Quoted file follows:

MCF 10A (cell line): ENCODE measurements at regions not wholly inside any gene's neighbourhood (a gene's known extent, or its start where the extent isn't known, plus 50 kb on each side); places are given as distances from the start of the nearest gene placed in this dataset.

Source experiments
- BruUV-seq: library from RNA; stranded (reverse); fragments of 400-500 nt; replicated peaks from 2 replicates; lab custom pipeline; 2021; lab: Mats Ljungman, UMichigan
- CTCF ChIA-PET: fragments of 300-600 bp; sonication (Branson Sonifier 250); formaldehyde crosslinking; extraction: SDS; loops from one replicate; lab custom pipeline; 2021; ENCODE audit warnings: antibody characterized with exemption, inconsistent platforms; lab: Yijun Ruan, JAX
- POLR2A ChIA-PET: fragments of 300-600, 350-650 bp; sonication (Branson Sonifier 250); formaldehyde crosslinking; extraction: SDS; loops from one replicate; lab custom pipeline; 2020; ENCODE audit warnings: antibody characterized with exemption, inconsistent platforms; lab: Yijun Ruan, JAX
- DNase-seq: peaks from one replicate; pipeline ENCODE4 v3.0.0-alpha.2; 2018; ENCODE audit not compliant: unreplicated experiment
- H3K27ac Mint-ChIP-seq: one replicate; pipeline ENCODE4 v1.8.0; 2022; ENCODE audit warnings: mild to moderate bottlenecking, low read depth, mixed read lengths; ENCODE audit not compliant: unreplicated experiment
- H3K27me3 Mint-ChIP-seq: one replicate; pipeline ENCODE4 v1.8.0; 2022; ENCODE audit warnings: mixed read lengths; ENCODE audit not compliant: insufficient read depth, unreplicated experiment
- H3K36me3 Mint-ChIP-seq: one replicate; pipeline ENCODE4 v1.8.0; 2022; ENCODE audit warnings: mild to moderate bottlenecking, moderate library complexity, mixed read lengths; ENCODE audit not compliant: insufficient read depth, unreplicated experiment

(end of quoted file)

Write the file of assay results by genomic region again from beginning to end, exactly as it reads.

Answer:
MCF 10A (cell line): ENCODE measurements at regions not wholly inside any gene's neighbourhood (a gene's known extent, or its start where the extent isn't known, plus 50 kb on each side); places are given as distances from the start of the nearest gene placed in this dataset.

Source experiments
- BruUV-seq: library from RNA; stranded (reverse); fragments of 400-500 nt; replicated peaks from 2 replicates; lab custom pipeline; 2021; lab: Mats Ljungman, UMichigan
- CTCF ChIA-PET: fragments of 300-600 bp; sonication (Branson Sonifier 250); formaldehyde crosslinking; extraction: SDS; loops from one replicate; lab custom pipeline; 2021; ENCODE audit warnings: antibody characterized with exemption, inconsistent platforms; lab: Yijun Ruan, JAX
- POLR2A ChIA-PET: fragments of 300-600, 350-650 bp; sonication (Branson Sonifier 250); formaldehyde crosslinking; extraction: SDS; loops from one replicate; lab custom pipeline; 2020; ENCODE audit warnings: antibody characterized with exemption, inconsistent platforms; lab: Yijun Ruan, JAX
- DNase-seq: peaks from one replicate; pipeline ENCODE4 v3.0.0-alpha.2; 2018; ENCODE audit not compliant: unreplicated experiment
- H3K27ac Mint-ChIP-seq: one replicate; pipeline ENCODE4 v1.8.0; 2022; ENCODE audit warnings: mild to moderate bottlenecking, low read depth, mixed read lengths; ENCODE audit not compliant: unreplicated experiment
- H3K27me3 Mint-ChIP-seq: one replicate; pipeline ENCODE4 v1.8.0; 2022; ENCODE audit warnings: mixed read lengths; ENCODE audit not compliant: insufficient read depth, unreplicated experiment
- H3K36me3 Mint-ChIP-seq: one replicate; pipeline ENCODE4 v1.8.0; 2022; ENCODE audit warnings: mild to moderate bottlenecking, moderate library complexity, mixed read lengths; ENCODE audit not compliant: insufficient read depth, unreplicated experiment